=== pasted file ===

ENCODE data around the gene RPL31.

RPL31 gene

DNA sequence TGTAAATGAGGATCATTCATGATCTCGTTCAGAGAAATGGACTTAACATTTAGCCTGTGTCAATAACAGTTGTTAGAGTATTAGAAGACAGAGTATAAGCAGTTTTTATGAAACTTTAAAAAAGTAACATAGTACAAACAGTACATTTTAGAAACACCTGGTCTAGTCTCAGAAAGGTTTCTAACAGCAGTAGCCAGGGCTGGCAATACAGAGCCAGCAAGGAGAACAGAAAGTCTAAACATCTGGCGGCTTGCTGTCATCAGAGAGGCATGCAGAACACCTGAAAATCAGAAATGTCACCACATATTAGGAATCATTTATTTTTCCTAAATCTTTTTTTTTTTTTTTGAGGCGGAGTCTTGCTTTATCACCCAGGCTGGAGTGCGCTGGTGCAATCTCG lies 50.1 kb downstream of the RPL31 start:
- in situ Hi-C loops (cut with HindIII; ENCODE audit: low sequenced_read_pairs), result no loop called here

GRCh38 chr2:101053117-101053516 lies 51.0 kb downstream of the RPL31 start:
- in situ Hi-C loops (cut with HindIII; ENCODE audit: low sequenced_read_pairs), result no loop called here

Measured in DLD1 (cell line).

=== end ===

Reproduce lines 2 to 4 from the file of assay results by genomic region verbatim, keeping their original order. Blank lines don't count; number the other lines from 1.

RPL31 gene

DNA sequence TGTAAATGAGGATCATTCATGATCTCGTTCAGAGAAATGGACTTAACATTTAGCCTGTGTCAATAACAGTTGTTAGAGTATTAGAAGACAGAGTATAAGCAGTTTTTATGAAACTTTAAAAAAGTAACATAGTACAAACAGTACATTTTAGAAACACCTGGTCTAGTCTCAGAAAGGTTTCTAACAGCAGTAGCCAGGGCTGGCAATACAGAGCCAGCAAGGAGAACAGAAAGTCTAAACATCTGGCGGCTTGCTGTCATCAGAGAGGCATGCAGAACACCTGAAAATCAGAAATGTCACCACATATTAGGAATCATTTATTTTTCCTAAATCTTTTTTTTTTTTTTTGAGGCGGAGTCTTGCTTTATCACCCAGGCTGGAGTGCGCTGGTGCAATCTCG lies 50.1 kb downstream of the RPL31 start:
- in situ Hi-C loops (cut with HindIII; ENCODE audit: low sequenced_read_pairs), result no loop called here